white bryony
Bryonia alba L.


Bryonia alba is a vigorous herbaceous perennial vine resembling kudzu in appearance and growth habit.
Vines emerge each spring from a large fleshy parsnip-shaped tuber and grow rapidly, sometimes to 30 ft. (9.1 m) in a season. Bryonia alba develops a herbaceous vine each year sporting tendrils and palm-shaped, alternate, broadly five lobed leaves which are covered on upper and lower surfaces by small white glands.
Flowers are small, greenish-white, with five petals and produced in clusters.
Fruits consist of dark-blue berries that can be 0.3 in. (0.8 cm) in diameter when fully ripe. When crushed, the berries contain a viscous fluid and emit a very bad odor.
Ecological Threat
Infestations will overgrow and smother small trees and shrubs forming dense mats which shade out all the vegetation it grows upon. If established in areas with no structure to climb, it will form a dense mat covering the ground. All parts of Bryonia alba contain byonin, a toxin that can cause illness or death. Livestock may also poisoned by consuming the plant.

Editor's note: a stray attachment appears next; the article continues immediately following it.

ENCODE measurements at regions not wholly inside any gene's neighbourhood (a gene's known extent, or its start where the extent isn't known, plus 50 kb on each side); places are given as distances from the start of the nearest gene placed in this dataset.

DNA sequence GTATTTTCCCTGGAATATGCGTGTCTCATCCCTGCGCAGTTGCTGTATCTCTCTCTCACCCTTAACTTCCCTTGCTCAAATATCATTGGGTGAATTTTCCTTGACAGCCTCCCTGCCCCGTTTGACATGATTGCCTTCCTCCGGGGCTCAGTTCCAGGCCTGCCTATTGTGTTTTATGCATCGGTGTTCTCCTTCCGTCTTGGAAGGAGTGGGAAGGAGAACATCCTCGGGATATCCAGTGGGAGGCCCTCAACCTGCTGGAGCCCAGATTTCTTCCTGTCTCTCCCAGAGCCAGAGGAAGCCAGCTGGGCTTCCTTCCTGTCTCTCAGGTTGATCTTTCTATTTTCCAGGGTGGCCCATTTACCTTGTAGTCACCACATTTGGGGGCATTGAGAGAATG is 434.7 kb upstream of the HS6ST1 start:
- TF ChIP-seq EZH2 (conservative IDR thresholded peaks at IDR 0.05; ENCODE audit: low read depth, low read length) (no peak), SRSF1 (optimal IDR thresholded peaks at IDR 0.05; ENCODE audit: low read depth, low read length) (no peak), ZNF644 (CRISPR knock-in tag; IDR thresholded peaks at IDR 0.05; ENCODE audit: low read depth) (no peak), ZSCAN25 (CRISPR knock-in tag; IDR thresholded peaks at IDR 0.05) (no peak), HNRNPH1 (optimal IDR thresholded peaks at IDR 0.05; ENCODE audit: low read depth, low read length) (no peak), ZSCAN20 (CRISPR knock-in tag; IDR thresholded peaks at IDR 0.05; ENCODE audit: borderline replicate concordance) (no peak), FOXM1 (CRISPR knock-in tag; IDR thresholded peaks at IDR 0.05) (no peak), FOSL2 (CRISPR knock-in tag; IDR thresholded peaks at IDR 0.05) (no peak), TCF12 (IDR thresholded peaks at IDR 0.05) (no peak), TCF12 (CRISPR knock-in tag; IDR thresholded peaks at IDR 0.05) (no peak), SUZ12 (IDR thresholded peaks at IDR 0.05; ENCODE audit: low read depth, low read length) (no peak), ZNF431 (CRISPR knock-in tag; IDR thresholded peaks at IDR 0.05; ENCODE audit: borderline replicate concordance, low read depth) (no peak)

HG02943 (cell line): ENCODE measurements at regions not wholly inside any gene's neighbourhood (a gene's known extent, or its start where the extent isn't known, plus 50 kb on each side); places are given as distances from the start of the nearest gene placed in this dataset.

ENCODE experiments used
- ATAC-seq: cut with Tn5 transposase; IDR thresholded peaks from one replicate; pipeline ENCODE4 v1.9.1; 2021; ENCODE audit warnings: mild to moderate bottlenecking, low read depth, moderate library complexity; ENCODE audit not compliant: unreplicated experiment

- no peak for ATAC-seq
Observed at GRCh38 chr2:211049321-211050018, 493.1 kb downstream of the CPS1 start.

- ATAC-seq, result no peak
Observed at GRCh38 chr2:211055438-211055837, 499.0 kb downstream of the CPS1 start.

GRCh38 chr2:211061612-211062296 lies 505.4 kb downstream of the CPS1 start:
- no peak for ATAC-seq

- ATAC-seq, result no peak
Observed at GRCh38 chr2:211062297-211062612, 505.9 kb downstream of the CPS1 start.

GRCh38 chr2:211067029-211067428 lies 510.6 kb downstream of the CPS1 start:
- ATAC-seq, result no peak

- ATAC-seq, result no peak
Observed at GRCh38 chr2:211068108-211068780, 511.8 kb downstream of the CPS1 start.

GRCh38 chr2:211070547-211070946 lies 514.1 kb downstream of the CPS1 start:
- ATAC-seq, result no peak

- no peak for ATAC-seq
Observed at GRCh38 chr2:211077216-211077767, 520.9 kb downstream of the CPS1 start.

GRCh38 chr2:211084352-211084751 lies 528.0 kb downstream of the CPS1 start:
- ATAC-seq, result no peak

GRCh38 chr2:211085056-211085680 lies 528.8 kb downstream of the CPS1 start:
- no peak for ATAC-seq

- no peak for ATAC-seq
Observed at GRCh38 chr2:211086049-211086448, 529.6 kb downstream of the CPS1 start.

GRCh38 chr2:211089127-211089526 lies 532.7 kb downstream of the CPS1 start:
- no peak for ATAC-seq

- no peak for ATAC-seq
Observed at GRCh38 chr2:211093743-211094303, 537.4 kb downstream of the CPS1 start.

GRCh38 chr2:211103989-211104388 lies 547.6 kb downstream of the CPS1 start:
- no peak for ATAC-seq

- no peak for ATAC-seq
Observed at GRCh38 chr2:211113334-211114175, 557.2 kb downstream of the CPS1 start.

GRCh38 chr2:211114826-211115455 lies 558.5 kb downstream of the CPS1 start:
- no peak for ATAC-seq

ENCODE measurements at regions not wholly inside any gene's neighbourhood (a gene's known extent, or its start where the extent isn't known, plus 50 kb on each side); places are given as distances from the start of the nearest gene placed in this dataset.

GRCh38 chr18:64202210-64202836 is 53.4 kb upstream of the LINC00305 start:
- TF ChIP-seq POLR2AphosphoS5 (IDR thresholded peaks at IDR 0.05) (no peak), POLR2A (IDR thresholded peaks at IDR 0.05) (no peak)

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EDDMapS Distribution

EDDMapS Distribution - This map is incomplete and is based only on current site and county level reports made by experts, herbaria, and literature. For more information, visit www.eddmaps.org

State Regulated List

State Regulated List - This map identifies those states that list this species on their regulated list. For more information, visit Invasive.org

Taxonomic Rank

Kingdom: Plantae
Phylum: Magnoliophyta
Class: Magnoliopsida
Subclass: Dilleniidae
Order: Violales
Family: Cucurbitaceae
Genus: Bryonia
Subject: Bryonia alba L.


Plants - Vines